I guess they are not given a choice..they live and grow up in a strange land ..A land that does not belongs to their Father....but they have no choice to learn the culture to survive to fit in....and later in time they just forget their original identity...but I won say many have loose their identity..there are also ppl who has not forgotten their roots....
Do you think it depends which country you migrate to??? hmmm..Just a question ..
Actually, it's a natural process for overseas chinese to adapt to the culture of the country where he is born or grown up. There is actually a chinese idiom called "Ru Jin Sui Su 入境随俗" (entering a foreign place and adapt to the custom).
Usually, the 1st and 2nd generation immigrants will still retain their root culture, but the 3rd generation (those no longer born in China) will probably lose the language or cultural identity, if the family doesn't speak anymore chinese language. They are usually assimilated or integrated to the nationality or country where he belongs to. It really depends on the family.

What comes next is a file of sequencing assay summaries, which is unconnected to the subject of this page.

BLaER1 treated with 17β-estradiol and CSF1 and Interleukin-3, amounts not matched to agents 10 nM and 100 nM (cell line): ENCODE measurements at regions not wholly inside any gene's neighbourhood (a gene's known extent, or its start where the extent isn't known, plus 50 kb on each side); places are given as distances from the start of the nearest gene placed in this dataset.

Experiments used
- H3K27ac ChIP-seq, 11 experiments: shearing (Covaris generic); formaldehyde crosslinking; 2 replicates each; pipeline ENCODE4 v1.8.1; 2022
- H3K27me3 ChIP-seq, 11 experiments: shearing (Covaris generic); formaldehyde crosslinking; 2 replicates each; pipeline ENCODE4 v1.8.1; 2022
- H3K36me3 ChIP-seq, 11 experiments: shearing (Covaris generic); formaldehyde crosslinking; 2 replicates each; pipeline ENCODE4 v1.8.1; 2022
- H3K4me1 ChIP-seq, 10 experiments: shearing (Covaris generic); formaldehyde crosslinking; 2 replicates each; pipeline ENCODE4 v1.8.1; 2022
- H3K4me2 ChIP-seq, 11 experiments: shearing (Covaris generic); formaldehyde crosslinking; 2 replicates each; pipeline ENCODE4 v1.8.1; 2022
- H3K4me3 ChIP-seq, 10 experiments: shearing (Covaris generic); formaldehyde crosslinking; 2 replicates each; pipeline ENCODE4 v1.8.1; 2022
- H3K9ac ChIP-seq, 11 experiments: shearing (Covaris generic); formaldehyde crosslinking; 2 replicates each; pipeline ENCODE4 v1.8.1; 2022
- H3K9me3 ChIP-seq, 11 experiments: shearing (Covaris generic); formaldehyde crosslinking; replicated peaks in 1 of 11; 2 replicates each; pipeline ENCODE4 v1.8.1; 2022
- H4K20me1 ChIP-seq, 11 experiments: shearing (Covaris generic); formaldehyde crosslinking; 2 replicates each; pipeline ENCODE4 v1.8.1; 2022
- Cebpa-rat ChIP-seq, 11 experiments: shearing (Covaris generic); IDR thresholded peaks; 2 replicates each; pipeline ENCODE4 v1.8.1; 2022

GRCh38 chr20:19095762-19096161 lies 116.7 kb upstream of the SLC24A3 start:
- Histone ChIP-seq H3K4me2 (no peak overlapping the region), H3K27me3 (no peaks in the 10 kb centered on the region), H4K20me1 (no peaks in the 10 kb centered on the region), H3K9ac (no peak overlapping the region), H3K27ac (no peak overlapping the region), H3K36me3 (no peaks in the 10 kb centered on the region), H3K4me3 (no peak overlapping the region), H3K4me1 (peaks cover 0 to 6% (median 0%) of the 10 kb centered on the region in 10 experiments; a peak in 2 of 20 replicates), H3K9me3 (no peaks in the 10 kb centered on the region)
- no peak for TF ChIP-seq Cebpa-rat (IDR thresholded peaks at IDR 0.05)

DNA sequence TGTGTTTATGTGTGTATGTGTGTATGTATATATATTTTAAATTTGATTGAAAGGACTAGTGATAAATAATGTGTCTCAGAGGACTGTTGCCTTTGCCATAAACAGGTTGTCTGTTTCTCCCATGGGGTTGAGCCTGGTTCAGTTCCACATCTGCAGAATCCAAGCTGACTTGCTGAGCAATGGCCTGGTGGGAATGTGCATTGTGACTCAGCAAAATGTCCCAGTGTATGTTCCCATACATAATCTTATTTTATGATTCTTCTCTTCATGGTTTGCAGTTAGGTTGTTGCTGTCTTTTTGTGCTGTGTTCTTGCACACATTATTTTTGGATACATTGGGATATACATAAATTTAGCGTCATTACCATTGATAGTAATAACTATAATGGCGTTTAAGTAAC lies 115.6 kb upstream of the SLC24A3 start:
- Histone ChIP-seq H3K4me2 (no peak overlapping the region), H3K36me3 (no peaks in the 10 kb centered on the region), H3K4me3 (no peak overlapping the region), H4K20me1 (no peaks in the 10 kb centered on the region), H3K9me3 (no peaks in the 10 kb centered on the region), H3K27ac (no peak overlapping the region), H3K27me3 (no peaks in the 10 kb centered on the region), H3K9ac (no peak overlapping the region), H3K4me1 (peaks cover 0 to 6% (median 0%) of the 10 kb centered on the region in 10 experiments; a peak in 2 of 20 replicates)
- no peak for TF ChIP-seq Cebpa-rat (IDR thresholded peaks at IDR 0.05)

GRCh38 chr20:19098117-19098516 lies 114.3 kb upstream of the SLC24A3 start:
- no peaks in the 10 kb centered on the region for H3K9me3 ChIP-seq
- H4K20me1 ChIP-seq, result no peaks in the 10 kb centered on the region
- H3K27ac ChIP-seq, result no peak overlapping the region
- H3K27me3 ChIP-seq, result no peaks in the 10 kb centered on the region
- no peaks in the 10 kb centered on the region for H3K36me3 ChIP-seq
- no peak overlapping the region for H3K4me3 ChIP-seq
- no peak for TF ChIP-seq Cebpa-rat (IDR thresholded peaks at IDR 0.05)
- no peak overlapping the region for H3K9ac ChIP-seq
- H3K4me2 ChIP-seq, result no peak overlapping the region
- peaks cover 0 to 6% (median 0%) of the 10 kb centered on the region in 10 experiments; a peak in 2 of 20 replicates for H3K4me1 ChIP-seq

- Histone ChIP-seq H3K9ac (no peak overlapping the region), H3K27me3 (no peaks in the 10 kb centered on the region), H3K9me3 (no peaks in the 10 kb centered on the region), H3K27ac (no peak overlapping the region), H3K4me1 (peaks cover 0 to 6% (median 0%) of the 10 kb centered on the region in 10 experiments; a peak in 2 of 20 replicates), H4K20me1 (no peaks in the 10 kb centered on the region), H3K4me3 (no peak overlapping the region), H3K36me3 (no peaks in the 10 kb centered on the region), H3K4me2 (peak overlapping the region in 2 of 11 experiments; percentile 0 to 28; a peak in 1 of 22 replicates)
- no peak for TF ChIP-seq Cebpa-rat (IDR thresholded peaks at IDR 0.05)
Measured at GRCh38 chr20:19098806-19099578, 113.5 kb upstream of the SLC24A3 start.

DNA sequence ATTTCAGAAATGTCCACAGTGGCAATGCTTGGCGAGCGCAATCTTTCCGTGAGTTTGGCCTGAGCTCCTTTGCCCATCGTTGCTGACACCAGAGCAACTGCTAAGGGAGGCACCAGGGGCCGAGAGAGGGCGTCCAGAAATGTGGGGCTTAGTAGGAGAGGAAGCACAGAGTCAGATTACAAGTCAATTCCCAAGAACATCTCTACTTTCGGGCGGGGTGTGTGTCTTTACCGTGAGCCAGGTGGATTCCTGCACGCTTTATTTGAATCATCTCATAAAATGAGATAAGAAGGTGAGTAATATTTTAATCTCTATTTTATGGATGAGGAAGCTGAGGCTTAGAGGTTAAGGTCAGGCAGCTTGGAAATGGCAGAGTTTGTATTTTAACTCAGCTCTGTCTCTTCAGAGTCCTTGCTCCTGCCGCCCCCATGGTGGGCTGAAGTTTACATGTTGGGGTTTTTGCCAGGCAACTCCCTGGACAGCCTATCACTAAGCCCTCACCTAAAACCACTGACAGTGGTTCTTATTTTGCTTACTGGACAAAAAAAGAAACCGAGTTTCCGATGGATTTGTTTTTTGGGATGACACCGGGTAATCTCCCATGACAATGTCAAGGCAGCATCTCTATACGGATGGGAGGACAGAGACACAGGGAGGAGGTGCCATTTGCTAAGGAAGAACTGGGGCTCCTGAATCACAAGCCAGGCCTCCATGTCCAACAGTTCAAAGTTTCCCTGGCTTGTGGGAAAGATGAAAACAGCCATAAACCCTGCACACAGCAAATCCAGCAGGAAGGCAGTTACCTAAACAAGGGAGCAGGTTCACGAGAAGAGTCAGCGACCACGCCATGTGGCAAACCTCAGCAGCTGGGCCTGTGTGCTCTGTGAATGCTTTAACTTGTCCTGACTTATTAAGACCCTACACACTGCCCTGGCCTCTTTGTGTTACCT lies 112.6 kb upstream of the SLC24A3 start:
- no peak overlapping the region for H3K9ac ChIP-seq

To be honest, the chinese are probably more accustomed to retaining their root culture and language than other races/ethnicity. Usually, the german immigrants are completely assimilated in America. But the chinese tends to establish schools in order to maintain some link with their root language and culture.
In Singapore and Malaysia, chinese schools were founded that eventually allowed chinese language to be retained and take root making it one of the official languages in these countries. In Indonesia, there were also chinese schools, although over the past 20 years, there has been suppression of chinese language learning in Indonesia.
In the US, there are also some chinese language evening schools for kids to learn chinese. I've also been to a Taiwanese chinese school in the UK where kids continue to learn some chinese. It might be harder for those living in the west (esp. the 3rd generation) to retain their root culture, as the chinese are the minorities.